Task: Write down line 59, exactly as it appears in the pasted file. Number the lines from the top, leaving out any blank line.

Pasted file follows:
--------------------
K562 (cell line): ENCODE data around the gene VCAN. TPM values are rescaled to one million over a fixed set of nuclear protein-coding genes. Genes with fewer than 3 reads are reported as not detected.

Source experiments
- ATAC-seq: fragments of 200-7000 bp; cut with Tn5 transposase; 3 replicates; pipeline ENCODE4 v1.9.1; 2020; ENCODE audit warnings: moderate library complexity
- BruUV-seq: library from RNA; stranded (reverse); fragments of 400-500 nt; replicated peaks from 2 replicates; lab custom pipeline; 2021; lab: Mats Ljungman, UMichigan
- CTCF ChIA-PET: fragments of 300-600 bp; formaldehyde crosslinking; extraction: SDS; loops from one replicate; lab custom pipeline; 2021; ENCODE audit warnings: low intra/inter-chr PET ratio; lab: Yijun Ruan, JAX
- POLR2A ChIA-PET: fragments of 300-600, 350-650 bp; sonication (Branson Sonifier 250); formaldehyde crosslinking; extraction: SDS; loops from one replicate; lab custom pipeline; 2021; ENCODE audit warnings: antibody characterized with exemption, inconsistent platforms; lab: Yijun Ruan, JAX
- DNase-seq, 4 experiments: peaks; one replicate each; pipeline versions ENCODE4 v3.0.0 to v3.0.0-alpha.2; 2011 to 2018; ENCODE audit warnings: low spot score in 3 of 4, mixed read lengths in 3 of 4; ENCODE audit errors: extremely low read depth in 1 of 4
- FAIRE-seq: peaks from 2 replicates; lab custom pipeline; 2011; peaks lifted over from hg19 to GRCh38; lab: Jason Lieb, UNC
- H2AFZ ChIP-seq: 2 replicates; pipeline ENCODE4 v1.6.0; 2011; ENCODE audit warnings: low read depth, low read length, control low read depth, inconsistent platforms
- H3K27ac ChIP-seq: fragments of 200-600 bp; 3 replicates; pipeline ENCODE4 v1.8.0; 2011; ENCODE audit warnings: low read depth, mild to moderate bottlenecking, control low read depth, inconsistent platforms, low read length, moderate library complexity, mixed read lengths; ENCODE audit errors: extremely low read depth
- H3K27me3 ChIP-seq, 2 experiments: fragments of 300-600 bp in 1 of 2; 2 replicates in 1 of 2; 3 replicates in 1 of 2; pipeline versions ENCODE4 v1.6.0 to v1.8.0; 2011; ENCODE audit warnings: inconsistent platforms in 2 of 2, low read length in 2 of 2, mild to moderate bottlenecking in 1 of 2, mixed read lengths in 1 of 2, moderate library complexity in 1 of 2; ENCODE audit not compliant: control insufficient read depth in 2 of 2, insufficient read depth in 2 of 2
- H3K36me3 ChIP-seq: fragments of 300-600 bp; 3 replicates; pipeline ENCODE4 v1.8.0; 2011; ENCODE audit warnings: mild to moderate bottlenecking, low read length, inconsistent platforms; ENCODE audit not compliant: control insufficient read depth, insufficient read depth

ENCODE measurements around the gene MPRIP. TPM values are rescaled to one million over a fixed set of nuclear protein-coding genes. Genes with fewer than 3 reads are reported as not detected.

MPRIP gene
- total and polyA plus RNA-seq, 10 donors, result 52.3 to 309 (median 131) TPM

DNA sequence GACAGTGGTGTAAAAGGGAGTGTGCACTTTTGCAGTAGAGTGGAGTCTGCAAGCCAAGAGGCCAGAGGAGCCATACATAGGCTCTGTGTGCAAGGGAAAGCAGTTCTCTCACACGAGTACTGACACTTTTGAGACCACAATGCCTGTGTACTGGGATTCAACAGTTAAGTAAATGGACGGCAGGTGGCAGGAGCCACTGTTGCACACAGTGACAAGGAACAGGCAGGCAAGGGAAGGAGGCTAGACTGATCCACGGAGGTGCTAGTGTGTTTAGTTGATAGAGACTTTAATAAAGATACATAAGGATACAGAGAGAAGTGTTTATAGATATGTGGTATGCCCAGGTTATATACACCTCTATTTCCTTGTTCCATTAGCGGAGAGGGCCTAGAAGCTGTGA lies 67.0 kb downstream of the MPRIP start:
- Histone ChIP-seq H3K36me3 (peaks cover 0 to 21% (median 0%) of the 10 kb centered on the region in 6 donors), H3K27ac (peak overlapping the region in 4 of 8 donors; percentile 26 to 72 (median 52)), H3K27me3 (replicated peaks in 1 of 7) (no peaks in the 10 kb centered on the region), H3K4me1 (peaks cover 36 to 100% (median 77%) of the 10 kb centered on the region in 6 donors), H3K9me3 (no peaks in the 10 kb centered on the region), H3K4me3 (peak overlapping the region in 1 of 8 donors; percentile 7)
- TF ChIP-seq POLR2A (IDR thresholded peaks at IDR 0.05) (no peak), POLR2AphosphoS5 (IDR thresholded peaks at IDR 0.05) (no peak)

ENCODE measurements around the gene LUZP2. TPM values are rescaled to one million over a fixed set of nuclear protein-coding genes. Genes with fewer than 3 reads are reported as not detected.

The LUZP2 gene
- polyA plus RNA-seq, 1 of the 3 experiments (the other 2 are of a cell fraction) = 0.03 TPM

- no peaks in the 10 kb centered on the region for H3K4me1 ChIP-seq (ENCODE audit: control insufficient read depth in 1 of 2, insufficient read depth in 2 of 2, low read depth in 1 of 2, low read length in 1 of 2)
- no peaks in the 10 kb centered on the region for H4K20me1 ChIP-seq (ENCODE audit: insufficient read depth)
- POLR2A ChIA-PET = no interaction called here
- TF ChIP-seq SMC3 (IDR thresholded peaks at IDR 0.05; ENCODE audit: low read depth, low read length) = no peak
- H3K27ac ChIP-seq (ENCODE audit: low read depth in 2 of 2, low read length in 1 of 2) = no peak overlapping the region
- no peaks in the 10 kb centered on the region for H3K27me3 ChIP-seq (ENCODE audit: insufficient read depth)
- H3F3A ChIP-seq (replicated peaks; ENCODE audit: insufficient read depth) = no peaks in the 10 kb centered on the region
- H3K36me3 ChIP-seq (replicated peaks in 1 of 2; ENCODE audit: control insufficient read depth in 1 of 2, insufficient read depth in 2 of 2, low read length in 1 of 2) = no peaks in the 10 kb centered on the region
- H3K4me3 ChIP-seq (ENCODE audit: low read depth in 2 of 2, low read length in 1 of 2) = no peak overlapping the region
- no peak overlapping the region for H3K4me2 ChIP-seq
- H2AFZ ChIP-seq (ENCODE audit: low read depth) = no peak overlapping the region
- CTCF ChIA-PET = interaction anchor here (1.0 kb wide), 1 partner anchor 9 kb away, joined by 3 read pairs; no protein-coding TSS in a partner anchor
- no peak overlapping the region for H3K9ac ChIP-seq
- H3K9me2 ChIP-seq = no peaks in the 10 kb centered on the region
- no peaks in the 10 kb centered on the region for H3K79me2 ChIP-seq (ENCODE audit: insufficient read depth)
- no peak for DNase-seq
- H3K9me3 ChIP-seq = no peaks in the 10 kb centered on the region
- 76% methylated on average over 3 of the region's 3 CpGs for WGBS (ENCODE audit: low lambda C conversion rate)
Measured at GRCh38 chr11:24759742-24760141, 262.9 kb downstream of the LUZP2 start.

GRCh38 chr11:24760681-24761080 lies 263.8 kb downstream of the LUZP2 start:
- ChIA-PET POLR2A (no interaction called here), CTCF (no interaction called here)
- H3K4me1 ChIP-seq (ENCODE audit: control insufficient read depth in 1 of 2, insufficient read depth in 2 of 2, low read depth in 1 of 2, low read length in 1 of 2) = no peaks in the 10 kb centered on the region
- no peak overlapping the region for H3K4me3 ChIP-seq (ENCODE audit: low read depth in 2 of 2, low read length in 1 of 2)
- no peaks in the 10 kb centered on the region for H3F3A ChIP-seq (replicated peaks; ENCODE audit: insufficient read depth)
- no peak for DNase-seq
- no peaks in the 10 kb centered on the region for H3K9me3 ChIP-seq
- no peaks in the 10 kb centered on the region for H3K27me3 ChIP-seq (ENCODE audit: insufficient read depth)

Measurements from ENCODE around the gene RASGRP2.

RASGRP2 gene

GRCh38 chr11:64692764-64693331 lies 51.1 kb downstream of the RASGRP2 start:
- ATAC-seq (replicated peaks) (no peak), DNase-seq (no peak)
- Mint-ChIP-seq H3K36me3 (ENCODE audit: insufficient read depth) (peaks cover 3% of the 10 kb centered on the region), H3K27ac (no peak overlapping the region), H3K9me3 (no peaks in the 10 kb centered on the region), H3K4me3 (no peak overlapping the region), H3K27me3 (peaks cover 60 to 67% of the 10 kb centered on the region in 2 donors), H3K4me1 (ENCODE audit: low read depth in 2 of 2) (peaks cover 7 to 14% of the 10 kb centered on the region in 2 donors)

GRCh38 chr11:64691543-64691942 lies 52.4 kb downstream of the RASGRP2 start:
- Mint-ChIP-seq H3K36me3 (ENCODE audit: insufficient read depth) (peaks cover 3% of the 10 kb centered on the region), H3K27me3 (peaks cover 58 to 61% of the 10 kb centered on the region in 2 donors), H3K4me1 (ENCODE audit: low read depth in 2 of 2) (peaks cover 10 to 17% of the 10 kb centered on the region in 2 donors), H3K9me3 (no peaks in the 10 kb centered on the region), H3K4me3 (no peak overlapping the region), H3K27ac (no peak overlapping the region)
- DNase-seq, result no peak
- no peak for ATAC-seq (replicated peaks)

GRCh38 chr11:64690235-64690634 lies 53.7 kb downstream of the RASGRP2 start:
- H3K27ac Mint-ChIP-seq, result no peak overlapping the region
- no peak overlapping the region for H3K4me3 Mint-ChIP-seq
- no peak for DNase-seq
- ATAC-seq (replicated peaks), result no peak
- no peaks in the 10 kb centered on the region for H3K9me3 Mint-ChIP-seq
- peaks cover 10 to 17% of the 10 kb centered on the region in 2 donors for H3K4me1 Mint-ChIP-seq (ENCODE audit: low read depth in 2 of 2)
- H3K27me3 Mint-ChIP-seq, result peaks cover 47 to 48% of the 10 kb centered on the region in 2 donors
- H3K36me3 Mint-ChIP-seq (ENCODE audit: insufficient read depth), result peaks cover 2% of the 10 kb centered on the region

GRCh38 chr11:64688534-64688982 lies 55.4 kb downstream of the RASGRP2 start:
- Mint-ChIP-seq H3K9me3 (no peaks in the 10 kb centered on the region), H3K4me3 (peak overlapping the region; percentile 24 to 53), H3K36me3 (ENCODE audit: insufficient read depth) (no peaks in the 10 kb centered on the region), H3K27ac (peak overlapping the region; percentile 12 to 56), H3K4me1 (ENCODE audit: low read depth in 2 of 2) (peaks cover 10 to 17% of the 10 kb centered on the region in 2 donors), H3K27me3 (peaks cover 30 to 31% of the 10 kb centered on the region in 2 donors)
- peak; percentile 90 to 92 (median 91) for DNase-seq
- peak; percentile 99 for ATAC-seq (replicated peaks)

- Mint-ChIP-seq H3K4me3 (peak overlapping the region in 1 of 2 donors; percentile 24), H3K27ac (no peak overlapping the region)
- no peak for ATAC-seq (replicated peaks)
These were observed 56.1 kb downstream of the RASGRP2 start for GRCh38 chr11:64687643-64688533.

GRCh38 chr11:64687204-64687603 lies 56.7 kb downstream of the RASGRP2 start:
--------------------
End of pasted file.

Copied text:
- H3K27ac Mint-ChIP-seq, result no peak overlapping the region